VIEW: WOMEN in the PAF: AN ENSEMBLE CAST

PUBLISHED in HILAL (Pakistan Armed Forces Magazine) Feb 2010

By Afrah Jamal

Progressive - Conservative - Contemporary - Professional; separately these terms could apply to any service; together they were reserved for just one - the PAF.

Pakistan Air Force has kept in touch with its roots through its glorious traditions and kept up with the changing times with innovative thinking. Oftentimes, traditions that made it stand apart have also stood in the way of, well - progress. Consequently, the service nimbly skipped past the one proposed change that was going to have a profound effect on the lives of countless young girls and would forever alter the way society perceived their womenfolk.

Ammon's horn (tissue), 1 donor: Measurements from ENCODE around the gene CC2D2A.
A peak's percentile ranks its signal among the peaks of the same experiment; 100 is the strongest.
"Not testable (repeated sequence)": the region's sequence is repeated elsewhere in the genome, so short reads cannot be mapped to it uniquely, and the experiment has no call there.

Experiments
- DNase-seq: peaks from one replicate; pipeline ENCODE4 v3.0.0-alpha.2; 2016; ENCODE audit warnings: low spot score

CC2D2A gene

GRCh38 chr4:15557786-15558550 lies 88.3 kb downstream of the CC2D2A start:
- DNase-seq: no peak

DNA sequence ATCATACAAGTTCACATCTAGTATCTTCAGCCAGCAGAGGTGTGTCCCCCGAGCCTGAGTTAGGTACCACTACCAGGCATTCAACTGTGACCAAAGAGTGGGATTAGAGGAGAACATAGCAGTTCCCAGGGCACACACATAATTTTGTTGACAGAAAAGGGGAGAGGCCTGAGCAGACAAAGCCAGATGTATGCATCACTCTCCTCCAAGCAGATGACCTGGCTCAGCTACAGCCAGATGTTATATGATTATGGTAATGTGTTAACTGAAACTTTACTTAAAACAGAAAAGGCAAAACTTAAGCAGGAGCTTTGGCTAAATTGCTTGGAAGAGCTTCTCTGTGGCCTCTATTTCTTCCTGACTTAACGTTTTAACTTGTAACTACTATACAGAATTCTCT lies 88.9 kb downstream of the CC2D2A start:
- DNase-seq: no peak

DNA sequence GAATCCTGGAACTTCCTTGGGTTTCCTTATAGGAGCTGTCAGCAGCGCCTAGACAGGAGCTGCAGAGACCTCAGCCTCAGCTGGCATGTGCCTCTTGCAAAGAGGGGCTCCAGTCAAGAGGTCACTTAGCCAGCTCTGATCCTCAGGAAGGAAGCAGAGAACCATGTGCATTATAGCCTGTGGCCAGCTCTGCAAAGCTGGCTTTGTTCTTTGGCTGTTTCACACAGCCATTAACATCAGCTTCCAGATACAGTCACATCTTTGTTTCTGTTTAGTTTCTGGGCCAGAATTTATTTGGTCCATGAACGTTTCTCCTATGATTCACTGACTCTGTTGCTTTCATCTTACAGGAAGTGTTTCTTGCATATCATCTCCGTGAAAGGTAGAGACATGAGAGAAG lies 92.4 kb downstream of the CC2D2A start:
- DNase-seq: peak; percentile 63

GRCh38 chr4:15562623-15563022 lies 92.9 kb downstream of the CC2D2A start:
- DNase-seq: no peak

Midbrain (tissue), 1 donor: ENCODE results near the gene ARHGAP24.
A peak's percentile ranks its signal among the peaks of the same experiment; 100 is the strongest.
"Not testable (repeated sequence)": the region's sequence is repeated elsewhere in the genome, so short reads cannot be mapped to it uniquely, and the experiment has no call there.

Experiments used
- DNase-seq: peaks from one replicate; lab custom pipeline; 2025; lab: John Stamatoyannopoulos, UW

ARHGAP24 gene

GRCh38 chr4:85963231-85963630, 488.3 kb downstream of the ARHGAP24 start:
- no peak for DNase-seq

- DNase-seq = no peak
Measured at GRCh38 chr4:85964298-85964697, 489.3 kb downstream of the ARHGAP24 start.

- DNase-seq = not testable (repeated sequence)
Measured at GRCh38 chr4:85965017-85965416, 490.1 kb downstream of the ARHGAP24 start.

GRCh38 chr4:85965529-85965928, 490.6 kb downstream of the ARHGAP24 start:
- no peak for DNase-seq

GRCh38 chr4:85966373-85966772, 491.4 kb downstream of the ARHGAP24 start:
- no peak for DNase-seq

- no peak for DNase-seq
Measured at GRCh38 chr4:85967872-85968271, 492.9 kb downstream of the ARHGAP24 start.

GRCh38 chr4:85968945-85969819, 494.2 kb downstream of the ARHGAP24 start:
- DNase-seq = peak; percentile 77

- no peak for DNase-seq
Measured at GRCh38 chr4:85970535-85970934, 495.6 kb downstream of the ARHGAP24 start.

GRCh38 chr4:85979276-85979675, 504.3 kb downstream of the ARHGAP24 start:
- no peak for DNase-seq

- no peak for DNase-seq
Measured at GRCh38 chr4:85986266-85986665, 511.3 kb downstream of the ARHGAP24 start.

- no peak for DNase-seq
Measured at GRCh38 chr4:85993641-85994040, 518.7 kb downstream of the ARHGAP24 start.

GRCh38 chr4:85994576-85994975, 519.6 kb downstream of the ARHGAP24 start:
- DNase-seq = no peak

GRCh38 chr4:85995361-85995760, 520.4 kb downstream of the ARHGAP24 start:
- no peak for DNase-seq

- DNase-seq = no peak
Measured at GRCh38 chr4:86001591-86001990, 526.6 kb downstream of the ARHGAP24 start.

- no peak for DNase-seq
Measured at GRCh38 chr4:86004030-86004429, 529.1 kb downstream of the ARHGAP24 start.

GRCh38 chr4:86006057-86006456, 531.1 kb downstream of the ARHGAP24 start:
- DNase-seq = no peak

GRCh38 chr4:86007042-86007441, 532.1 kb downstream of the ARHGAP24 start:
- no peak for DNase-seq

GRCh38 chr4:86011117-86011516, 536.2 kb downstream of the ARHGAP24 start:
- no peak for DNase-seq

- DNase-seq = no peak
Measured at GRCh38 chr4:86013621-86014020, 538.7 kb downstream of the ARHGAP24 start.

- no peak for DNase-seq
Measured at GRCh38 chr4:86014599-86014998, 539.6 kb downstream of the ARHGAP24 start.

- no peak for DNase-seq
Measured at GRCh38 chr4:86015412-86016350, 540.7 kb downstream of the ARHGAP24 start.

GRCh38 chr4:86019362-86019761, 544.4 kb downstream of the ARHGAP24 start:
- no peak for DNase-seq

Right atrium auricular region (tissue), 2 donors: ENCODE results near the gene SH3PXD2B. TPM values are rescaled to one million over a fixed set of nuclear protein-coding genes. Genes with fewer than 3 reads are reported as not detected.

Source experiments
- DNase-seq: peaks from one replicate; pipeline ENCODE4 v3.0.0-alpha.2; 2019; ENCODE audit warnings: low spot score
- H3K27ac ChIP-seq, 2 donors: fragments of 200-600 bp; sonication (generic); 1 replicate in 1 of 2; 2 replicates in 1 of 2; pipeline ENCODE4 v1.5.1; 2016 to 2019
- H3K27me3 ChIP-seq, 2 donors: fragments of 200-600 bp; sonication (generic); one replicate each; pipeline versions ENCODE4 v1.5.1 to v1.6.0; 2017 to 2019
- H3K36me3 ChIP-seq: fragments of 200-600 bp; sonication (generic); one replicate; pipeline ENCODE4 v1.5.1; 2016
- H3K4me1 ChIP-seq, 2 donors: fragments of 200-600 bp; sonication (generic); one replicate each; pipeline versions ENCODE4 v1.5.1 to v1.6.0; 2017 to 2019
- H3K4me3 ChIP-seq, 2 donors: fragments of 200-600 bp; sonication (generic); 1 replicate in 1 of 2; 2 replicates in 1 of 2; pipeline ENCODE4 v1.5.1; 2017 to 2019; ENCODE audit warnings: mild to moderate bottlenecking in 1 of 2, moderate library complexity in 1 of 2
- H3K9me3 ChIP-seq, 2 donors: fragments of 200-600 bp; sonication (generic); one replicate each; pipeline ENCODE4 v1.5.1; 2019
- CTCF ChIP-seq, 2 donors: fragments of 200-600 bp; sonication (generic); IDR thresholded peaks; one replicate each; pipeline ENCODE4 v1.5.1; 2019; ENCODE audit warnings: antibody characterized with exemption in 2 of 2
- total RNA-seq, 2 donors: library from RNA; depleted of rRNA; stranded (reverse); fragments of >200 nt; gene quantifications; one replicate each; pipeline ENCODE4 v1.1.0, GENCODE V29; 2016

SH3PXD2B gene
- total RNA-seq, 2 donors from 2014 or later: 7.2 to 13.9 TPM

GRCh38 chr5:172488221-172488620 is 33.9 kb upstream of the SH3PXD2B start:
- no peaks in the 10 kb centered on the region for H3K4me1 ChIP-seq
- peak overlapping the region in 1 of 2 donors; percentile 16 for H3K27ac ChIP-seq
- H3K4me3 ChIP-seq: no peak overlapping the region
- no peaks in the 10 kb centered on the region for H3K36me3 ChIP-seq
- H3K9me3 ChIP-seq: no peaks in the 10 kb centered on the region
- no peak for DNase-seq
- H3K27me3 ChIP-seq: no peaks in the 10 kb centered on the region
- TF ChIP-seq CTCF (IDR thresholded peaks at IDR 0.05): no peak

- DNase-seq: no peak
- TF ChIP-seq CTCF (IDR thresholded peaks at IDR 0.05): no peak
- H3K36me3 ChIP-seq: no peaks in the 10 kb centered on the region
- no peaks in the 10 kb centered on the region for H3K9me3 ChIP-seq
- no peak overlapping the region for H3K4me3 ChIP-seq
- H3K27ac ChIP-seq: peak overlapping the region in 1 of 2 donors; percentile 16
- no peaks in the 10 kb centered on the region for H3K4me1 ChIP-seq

Before 1994, Lady Officers were a rare sight in the PAF. So rare in fact, that when male cadets donned wigs to represent the female species in annual variety shows, nobody wondered why. By 2010, women have become an indispensable part of the service. While, PAF was no stranger to a woman in uniform, a f…